The work organization of the new seam was, to us, a  novel phenomenon consisting of relatively autonomous groups interchanging  roles and shifts and regulating their affairs with a minimum of  supervision. Cooperation between task groups was everywhere in evidence,  personal commitment obvious, absenteeism low, accidents infrequent,  productivity high. The contrast was large between the atmosphere and  arrangements on these faces and those in the conventional areas of the  pit, where the negative features characteristic of the industry were  glaringly apparent. The men told us that in order to adapt with best  advantage to the technical conditions in the new seam, they had evolved a  form of work organization based on practices common in the unmechanized  days when small groups, who took responsibility for the entire cycle, had  worked autonomously. These practices had disappeared as the pits became  progressively more mechanized in relation to the introduction of  "longwall" working. This method had enlarged the scale of operations and  led to aggregates of men of considerable size having their jobs broken  down into one-man/one-task roles, while coordination and control were  externalized in supervision, which became coercive. Now they had found a  way, at a higher level of mechanization, of recovering the group cohesion  and self-regulation they had lost and of advancing their power to  participate in decisions concerning their work arrangements. For this  reason, the book which overviewed the Tavistock mining studies was  subtitled The Loss, Rediscovery and Transformation of a Work Tradition  (Trist et al., 1963). The transformation represented a change of'  direction in organizational design. For several decades the prevailing  direction had been to increase bureaucratization with each increase in  scale and level of mechanization. The organizational model that fused  Weber's description of bureaucracy with Frederick Taylor's concept of  scientific management had become pervasive. The Haighmoor innovation  showed that there was an alternative.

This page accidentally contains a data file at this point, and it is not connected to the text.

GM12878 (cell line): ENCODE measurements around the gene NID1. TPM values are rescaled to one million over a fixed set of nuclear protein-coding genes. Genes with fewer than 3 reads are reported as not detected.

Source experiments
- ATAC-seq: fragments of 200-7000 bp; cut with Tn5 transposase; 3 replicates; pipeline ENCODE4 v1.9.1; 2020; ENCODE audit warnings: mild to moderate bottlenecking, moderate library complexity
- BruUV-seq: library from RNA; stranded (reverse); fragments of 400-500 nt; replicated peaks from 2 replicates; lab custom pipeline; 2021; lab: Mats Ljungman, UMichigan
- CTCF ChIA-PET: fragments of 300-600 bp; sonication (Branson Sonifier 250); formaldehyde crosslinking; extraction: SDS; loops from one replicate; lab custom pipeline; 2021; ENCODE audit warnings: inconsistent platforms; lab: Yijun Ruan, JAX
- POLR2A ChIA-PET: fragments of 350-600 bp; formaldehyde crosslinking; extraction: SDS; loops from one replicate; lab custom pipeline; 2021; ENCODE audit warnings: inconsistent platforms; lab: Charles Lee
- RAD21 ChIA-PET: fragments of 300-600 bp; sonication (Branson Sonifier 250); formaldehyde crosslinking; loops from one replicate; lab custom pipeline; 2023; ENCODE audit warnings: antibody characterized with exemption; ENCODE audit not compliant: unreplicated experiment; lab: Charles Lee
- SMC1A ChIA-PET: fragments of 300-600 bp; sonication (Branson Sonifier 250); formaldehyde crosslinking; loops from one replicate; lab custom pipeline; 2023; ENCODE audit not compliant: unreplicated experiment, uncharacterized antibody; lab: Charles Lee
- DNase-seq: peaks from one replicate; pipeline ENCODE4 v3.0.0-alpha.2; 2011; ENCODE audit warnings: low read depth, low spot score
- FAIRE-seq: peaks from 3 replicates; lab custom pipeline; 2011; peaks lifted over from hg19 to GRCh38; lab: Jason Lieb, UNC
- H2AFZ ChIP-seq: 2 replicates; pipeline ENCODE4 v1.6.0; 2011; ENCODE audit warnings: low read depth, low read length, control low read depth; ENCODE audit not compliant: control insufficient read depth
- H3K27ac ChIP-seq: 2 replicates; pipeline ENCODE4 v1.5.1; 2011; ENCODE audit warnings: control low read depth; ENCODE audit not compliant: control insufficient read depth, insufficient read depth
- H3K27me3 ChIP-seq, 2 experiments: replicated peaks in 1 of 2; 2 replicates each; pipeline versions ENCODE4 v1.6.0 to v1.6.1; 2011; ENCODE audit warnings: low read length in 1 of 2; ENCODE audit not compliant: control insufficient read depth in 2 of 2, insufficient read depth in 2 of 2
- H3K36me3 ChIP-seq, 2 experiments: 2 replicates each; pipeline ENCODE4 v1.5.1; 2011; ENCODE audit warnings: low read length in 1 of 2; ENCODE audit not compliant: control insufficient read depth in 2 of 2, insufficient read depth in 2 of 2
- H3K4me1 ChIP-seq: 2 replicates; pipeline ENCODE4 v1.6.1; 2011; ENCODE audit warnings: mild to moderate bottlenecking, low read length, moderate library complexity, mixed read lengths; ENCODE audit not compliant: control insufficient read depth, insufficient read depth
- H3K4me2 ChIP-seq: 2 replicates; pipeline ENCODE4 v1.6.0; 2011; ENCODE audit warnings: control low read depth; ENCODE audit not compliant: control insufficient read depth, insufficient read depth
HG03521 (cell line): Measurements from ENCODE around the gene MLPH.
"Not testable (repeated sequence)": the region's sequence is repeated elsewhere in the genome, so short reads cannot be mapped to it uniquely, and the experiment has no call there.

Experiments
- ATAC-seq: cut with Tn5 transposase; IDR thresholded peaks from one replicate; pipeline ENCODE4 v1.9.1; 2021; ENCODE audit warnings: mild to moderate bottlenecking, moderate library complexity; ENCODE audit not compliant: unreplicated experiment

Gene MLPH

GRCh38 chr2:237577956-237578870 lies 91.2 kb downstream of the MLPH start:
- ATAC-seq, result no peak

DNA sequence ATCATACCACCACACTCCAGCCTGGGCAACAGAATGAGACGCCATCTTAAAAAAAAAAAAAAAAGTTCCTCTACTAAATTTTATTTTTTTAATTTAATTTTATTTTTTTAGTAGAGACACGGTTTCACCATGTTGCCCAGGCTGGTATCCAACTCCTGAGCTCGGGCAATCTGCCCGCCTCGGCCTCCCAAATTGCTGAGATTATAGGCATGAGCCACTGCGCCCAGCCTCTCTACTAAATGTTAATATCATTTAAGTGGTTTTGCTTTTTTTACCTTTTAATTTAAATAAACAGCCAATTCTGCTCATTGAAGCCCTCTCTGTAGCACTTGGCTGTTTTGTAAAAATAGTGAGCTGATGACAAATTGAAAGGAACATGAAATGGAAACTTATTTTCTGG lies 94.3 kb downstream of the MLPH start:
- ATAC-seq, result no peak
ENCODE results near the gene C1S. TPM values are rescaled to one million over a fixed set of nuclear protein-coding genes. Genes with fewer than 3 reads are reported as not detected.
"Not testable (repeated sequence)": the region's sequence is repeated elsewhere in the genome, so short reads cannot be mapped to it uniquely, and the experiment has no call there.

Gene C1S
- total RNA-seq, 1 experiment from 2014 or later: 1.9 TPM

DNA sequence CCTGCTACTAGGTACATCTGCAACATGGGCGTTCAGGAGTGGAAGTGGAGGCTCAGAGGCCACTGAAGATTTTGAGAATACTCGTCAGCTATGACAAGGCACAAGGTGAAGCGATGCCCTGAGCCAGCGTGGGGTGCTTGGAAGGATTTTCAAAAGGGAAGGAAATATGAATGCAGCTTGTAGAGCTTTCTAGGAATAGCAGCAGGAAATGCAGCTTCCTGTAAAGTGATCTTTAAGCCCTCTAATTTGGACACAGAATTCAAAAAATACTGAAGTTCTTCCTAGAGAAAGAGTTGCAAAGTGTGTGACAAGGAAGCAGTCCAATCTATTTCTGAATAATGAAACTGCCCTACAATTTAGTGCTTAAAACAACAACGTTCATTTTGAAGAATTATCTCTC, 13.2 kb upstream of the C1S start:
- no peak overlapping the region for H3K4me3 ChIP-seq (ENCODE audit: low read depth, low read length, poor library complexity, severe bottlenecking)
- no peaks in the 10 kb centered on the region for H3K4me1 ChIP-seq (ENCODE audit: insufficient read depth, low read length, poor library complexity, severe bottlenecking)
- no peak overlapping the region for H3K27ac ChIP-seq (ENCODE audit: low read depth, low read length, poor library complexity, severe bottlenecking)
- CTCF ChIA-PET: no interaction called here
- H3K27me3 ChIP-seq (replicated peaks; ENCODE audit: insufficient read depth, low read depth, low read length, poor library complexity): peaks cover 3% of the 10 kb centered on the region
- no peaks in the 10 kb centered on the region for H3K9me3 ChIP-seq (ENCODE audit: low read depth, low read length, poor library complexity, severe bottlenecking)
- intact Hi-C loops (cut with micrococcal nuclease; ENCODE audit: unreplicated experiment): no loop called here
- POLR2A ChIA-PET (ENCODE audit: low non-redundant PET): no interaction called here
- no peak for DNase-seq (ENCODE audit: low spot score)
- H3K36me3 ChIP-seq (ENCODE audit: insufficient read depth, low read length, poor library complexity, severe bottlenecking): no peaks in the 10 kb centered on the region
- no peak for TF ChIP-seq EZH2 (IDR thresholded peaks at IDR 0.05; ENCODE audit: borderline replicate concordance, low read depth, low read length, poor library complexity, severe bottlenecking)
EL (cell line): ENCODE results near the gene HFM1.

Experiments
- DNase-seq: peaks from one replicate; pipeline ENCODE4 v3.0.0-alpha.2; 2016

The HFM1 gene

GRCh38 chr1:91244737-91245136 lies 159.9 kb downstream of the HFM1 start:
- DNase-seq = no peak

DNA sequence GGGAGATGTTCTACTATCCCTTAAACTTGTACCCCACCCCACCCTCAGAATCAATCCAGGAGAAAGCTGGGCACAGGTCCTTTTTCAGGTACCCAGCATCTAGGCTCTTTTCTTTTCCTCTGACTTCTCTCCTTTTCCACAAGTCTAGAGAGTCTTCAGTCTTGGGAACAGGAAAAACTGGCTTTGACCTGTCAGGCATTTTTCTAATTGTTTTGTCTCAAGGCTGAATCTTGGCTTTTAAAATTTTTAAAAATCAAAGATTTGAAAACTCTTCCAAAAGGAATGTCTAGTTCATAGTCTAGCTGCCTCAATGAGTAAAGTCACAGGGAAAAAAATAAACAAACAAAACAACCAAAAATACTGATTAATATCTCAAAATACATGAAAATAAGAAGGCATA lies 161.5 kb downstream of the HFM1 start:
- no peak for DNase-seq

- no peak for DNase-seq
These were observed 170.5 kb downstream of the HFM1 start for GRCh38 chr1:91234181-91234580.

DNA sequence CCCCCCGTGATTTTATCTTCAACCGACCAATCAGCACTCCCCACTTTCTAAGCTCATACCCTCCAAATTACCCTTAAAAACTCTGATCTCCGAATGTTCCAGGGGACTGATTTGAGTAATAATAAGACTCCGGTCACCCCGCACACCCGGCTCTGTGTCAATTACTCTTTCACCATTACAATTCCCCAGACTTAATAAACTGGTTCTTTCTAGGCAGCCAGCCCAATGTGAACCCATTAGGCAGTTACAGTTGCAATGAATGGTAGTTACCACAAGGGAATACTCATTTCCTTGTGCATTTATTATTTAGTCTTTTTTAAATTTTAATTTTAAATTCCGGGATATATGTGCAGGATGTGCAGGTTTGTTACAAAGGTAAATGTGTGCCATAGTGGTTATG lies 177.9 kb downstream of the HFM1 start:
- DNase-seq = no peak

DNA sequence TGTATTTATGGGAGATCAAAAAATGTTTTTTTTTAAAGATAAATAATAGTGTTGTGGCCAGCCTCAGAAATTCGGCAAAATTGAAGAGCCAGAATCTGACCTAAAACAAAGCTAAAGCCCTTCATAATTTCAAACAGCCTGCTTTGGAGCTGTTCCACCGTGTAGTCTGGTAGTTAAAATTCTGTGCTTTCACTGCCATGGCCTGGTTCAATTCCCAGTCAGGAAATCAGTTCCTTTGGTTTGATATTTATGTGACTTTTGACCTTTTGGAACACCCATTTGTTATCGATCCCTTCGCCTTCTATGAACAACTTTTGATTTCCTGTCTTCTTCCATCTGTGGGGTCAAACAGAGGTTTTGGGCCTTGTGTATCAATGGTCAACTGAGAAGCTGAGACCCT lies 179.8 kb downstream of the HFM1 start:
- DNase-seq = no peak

Those concerned with it had  made an organizational choice (Trist et al., 1963). They could, with minor  modifications, have extended the prevailing mode of working. They chose  instead to elaborate a major design alternative. It was not true that the  only way of designing work organizations must conform to Tayloristic and  bureaucratic principles. There were other ways, which represented a  discontinuity with the prevailing mode. The technological imperative could  be disobeyed with positive economic as well as human results. What  happened in the Haighmoor seam gave to Bamforth and myself a first glimpse  of the "emergence of a new paradigm of work" (Emery, 1978/Vol.II) in which  the best match would be sought between the requirements of the social and  technical systems.

Some of the principles involved were as  follows:

The work system, which comprised a set of activities  that made up a functioning whole, now became the basic unit rather than  the single jobs into which it was decomposable.

Correspondingly,  the work group became central rather than the individual  jobholder.

Internal regulation of the system by the group was  thus rendered possible rather than the external regulation of individuals  by supervisors.

A design principle based on the redundancy of  functions rather than on the redundancy of parts (Emery, 1967)  characterized the underlying organizational philosophy which tended to  develop multiple skills in the individual and immensely increase the  response repertoire of the group. This principle valued the discretionary  rather than the prescribed part of work roles (Jaques, 1956).

It  treated the individual as complementary to the machine rather than as an  extension of it (Jordan, 1963).

It was variety-increasing for  both the individual and the organization rather than variety-decreasing in  the bureaucratic mode.

Conceptually, the  new paradigm entailed a shift in the way work organizations were  envisaged. Under the old paradigm, engineers, following the technological  imperative, would design whatever organization the technology seemed to  require. This was a rule accepted by all concerned (Davis et al.,  1955).